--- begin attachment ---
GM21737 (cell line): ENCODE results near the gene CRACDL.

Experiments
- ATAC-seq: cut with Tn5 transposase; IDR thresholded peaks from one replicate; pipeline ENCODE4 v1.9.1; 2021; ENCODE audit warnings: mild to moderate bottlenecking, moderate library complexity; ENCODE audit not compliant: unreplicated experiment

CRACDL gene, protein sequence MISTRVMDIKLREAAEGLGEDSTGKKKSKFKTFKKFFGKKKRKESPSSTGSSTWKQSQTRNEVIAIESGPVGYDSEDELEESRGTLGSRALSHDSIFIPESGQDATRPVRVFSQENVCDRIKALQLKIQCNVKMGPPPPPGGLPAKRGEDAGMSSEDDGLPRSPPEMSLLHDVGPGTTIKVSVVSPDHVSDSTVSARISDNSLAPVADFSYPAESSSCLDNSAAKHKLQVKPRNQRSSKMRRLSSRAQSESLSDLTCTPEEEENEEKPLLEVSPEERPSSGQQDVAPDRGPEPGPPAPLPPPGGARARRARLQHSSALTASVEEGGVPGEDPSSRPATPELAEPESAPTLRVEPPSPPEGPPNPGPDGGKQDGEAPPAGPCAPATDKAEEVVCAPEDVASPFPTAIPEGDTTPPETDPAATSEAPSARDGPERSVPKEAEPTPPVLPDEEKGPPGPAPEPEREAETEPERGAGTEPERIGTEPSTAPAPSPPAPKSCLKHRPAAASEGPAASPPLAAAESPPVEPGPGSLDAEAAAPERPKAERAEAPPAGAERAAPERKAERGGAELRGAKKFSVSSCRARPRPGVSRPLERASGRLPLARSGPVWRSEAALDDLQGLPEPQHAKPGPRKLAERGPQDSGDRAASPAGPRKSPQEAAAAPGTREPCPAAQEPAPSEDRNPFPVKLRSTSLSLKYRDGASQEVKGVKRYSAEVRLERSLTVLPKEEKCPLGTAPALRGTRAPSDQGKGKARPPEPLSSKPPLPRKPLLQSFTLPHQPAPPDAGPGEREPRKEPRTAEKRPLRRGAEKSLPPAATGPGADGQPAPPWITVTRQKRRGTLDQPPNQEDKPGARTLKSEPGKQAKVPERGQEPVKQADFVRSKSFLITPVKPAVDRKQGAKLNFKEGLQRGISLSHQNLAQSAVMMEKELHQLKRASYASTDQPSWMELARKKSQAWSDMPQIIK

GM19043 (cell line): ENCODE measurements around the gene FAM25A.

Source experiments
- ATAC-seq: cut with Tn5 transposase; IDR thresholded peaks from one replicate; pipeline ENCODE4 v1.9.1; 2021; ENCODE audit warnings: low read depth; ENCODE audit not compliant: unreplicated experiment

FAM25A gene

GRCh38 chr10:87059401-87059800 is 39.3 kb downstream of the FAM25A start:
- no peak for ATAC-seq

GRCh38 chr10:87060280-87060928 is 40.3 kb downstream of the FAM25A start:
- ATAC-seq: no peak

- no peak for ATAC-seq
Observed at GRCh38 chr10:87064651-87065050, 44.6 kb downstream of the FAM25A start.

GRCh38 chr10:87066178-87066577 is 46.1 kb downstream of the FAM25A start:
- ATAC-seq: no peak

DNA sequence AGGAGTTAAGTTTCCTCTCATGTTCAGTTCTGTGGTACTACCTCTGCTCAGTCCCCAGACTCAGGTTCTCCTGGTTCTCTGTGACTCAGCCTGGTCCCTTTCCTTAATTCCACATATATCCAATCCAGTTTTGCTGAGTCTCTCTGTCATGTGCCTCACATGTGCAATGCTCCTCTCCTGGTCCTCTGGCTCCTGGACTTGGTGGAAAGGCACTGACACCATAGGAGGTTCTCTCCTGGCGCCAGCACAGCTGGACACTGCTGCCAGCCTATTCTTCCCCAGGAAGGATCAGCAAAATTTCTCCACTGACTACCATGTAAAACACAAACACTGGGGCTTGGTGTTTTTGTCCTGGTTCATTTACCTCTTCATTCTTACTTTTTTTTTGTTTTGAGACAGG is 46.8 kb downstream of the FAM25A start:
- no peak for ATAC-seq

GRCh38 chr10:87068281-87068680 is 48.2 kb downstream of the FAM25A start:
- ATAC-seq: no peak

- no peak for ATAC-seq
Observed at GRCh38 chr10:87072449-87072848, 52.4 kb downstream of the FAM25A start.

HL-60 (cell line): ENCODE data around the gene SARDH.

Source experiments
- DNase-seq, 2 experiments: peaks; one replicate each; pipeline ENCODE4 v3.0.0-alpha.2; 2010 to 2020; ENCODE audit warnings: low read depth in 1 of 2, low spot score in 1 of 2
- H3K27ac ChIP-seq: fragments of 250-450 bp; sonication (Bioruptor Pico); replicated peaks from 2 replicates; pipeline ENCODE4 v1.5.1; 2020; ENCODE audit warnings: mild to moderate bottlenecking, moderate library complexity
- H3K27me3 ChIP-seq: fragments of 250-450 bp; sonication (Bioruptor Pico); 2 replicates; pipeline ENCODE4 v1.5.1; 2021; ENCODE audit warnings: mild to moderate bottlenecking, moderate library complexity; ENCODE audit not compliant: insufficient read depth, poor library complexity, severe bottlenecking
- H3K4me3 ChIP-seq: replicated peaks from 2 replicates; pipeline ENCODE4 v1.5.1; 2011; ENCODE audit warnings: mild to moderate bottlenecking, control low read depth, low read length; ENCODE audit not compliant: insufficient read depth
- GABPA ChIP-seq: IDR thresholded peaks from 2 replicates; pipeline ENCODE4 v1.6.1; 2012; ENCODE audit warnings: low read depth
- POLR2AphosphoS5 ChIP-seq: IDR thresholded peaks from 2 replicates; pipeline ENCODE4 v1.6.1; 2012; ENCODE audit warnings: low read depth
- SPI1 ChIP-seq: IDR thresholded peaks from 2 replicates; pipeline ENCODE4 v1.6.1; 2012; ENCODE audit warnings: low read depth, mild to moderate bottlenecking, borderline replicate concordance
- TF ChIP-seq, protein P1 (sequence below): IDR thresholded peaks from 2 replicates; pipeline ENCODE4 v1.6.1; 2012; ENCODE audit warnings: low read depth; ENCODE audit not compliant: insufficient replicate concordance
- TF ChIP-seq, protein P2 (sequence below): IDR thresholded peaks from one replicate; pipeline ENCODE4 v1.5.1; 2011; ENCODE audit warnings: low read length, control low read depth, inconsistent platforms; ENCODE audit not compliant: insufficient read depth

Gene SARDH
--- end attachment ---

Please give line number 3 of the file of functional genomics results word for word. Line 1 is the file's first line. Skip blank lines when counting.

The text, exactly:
- ATAC-seq: cut with Tn5 transposase; IDR thresholded peaks from one replicate; pipeline ENCODE4 v1.9.1; 2021; ENCODE audit warnings: mild to moderate bottlenecking, moderate library complexity; ENCODE audit not compliant: unreplicated experiment